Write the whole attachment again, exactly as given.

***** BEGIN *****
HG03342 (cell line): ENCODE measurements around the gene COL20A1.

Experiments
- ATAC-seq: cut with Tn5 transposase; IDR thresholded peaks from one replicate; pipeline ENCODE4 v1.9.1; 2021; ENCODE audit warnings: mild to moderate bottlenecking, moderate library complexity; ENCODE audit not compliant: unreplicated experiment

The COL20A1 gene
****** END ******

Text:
HG03342 (cell line): ENCODE measurements around the gene COL20A1.

Experiments
- ATAC-seq: cut with Tn5 transposase; IDR thresholded peaks from one replicate; pipeline ENCODE4 v1.9.1; 2021; ENCODE audit warnings: mild to moderate bottlenecking, moderate library complexity; ENCODE audit not compliant: unreplicated experiment

The COL20A1 gene